Despite Ballot-Box Win, Denton's Fight to Decriminalize Low-Level Weed Possession Continues

During earlier discussions of Denton's Proposition B, some on the city council expressed concern that it contradicted state and federal law.
During earlier discussions of Denton's Proposition B, some on the city council expressed concern that it contradicted state and federal law. iStock/oneinchpunch
Hopes weren’t exactly high for cannabis reform advocates in Texas on election night. Some of their biggest obstacles to statewide reform, Gov. Greg Abbott, Lt. Gov. Dan Patrick and Attorney General Ken Paxton, sealed the deal on additional terms in office.

Proponents would have to settle for smaller victories on the local level in cities like San Marcos, Killeen, Elgin, Harker Heights and Denton. All of these cities had propositions on the ballot to decriminalize possession of small amounts of marijuana. As with Denton's Proposition B, these would create city ordinances to halt enforcement of most low-level possession charges, including citations and arrests.

These propositions got overwhelming support from voters at the polls, with about 82% approval in San Marcos, 75% in Elgin, 70% in Killeen, 60% in Harker Heights and 70% in Denton, according to The Texas Tribune.

But Denton’s city manager tapped the brakes on all the excitement over these results with a memo that basically said, “We’ll see about your ballot proposition.”

“While we continue to be dedicated to serving the community by making marijuana possession a low priority and recognize the statement expressed by voters regarding marijuana enforcement, the passage of Proposition B presents a challenge to the city regarding our ability to implement its provisions,” Denton City Manager Sara Hensley said in a memo to the mayor and City Council.

The biggest challenge, Hensley said Wednesday, is that the ballot proposition directly contradicts state and federal law. Texas bars the council and Denton Police Department from adopting rules that can keep them from fully enforcing state and federal drug laws.

“We the people will peacefully and legally prevail.” – Decriminalize Denton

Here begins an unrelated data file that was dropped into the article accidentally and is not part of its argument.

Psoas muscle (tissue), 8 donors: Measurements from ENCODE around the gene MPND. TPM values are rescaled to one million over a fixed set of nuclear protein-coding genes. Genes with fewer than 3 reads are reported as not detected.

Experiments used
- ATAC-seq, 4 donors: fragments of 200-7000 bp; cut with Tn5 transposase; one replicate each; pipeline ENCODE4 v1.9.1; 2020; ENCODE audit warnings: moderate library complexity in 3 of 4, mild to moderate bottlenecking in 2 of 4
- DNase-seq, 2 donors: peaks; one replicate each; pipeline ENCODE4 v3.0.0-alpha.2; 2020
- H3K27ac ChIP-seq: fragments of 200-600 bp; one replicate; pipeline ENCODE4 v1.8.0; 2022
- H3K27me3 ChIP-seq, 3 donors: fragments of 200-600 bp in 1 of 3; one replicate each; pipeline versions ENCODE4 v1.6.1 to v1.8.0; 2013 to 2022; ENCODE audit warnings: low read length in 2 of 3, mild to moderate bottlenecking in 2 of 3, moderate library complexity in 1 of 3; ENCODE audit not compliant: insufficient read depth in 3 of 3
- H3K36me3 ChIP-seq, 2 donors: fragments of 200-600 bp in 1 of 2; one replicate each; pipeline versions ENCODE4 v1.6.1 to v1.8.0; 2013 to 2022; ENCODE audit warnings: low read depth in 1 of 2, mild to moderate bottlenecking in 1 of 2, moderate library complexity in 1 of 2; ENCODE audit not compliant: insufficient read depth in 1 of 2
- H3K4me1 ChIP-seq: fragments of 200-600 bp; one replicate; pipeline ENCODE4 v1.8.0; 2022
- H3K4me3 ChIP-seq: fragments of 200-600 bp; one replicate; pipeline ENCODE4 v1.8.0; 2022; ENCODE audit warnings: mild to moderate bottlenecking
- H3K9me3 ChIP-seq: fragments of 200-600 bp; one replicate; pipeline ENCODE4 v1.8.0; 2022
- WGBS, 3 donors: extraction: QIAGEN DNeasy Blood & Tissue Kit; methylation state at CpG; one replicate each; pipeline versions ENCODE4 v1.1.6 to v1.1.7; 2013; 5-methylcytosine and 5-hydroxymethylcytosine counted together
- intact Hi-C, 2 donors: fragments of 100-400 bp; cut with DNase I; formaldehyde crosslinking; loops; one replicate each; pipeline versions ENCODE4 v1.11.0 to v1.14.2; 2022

tweet this
“While Proposition B imposes explicit prohibitions on the Denton Police Department’s ability to enforce laws related to low-level marijuana possession, those prohibitions are in direct conflict with, and are superseded by, the Texas Code of Criminal Procedure, which vests police officers with the authority and duty to enforce state law, including the ability to use the smell of marijuana as probable cause to conduct a search or seizure, the right to make an arrest and, where appropriate, the right to issue a citation for the possession of marijuana or drug paraphernalia, regardless of the quantity of marijuana,” Hensley said.

Hensely added, “In short, the city does not have the authority to implement some provisions of Proposition B without changes to current drug laws by Congress and the Texas Legislature.”

Moving forward, the city manager said, the Denton police will be able to keep enforcing against low-level possession. The proposition also prohibited the city from using funds or personnel to request, conduct or obtain THC testing of any cannabis-related substance. Hensley isn’t sure this will happen either because the city's charter excludes the appropriation of money through initiative ordinances like Proposition B.

The Denton city manager said the city's police department has already taken steps to deprioritize low-level possession charges and will continue enforcement accordingly.

“Going forward, Chief Doug Shoemaker has affirmed that enforcement of marijuana possession will continue to be a low priority for the Denton Police Department,” Hensley said. “However, public safety requires the Police Department’s ability to use the smell and possession of marijuana, regardless of the amount, as well as the possession of drug paraphernalia, as probable cause to conduct further investigation, which as noted above, may lead to more serious crimes being charged, including the possession of a firearm and crimes of violence against members of our community.”

Hensley told the City Council and staff that she would get back with them on the implementation of Proposition B in three months.

But Decriminalize Denton, the main group behind Proposition B, isn’t letting it go down without a fight.

“This defiant response from city admin refusing to follow a democratically decided new law is ill advised,” the group said in a statement on social media. “City staff do not have authority to overrule city law. They think Prop B contradicts state law. We disagree. But that is for the courts to decide, not hired city staff, and not even city council.”

Decriminalize Denton said it will meet with Ground Game Texas, a group that pulled off a similar ordinance in Austin earlier this year, to see how to move forward. The group said it would have updates in the next week or so and congratulated Denton residents for getting Proposition B passed.

“They can't take that away from us so easily,” the group said. “We the people will peacefully and legally prevail.”
KEEP THE DALLAS OBSERVER FREE... Since we started the Dallas Observer, it has been defined as the free, independent voice of Dallas, and we'd like to keep it that way. With local media under siege, it's more important than ever for us to rally support behind funding our local journalism. You can help by participating in our "I Support" program, allowing us to keep offering readers access to our incisive coverage of local news, food and culture with no paywalls.
Jacob Vaughn, a former Brookhaven College journalism student, has written for the Observer since 2018, first as clubs editor. More recently, he's been in the news section as a staff writer covering City Hall, the Dallas Police Department and whatever else editors throw his way.
Contact: Jacob Vaughn

Latest Stories